They called him “Big Al the Sailor’s Pal”.
His staff called him Admiral Konetzni.
I just thought he was another guy using the urinal next to me at Riordan’s, a local bar in Annapolis.
“So, what do you want to do when you graduate?”
“Uh, I’m deciding now between Surface Warfare and Submarines”
“Ah, I remember those days. I keep thinking I’ll retire but they always pull me back in. The key is to just take it one tour at a time.”
There aren’t many 3-star admirals that dress in civilian clothes just so they can go out to local bars in Annapolis and have honest, meaningful conversation with the midshipmen, but that’s why Al Konetzni was a legend. His advice became more meaningful the more I saw how genuinely happy this man was. He didn’t seem to have a care in the world. As I thought about Big Al’s advice, I realized there is an important lesson in it, and one that we teach completely wrong at the Naval Academy.
Take life one day at a time.
Since day one of plebe summer, we recite, teach and bank all our happiness on the future. Not a day goes by (literally) where you don’t hear the number of days until the next joyous event, the most important of all being graduation. The freshman memorize it and recite to the upperclass three times a day.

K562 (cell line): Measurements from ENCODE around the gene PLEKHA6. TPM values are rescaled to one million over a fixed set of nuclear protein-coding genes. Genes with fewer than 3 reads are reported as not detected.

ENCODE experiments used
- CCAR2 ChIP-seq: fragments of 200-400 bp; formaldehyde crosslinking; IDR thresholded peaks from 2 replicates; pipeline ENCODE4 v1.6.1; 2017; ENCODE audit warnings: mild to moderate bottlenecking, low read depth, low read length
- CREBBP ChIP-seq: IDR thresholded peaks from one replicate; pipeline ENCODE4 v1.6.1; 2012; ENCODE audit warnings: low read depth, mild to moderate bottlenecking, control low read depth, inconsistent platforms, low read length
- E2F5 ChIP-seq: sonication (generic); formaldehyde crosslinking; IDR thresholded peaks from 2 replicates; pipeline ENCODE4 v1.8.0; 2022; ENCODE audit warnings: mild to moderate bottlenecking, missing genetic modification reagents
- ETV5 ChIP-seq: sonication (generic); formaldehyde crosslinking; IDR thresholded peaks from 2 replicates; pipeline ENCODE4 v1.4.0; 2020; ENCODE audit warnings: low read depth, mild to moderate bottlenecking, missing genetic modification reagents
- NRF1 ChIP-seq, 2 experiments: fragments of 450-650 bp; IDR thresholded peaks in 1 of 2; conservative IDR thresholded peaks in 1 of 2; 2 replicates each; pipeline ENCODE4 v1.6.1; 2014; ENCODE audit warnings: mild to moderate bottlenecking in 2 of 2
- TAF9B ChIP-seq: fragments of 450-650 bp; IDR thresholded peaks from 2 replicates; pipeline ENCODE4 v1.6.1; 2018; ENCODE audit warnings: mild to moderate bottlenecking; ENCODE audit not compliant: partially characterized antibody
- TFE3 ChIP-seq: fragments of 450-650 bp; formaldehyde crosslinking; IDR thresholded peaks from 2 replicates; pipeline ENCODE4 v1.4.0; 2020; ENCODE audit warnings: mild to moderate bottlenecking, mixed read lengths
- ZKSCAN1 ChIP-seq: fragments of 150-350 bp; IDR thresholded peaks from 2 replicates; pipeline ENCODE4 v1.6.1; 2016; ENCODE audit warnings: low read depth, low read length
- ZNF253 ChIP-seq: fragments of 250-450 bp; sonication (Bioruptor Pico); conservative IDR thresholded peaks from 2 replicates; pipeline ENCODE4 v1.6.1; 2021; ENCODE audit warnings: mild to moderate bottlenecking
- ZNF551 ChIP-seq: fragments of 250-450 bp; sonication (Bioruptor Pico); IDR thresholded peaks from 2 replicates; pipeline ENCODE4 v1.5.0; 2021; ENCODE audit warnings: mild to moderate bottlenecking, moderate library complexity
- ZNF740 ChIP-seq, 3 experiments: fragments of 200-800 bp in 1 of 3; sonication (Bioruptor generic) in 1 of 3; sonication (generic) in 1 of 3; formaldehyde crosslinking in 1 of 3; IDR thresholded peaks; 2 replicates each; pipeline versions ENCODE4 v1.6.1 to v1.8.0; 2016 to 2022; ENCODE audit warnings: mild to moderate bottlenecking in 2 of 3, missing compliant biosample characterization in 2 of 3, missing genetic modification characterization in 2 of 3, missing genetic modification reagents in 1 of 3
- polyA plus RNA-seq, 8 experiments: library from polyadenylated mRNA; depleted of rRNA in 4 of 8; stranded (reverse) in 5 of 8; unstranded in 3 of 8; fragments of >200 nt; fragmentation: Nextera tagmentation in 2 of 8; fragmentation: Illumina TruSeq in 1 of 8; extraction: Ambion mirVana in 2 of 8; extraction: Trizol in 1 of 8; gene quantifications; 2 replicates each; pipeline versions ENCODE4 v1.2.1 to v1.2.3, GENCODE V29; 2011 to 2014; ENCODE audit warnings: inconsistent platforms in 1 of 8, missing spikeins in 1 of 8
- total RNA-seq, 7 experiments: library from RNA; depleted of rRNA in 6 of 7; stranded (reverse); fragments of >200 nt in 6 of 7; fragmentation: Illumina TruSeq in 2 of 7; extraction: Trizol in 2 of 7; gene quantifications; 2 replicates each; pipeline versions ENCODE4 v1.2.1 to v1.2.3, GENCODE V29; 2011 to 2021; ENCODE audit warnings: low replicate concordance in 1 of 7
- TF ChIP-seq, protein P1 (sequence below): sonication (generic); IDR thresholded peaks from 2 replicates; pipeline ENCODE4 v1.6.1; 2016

We loved the countdown, but what was it really doing to us?
We were taught to avoid living in the present by procrastinating our happiness. If you constantly say “I’ll be happy when I graduate”, you’ll miss out on what it’s all really about… the journey.
Attending the Naval Academy is no walk in the park. There are plenty of times when midshipmen would rather not have to think about how busy and stressful their lives are, so I understand that basking in the Naval Academy experience doesn’t always sound appealing, but it’s all you have. There is no happiness in the future, it’s only in the moments that life gives to you, one day at a time.
Having been through commissioning week I’m sorry to report that doesn’t contain four years of happiness all rolled into one week. The truth is most people are so busy with all the family members and events that they barely get to enjoy it themselves.
It’s just like any other day. You wake up, experience some great moments and then you go to sleep, just like the day before.
Take it from Al Konetzni. Stop waiting to live in the future, because you can only experience life in the present. There is no pot of gold at the end of the rainbow, and things like graduation and retirement will not relieve you of the pain of procrastinating life.
Stop counting, start living.
This is part 2 of a 4-part series entitled The Naval Academy Experience & Beyond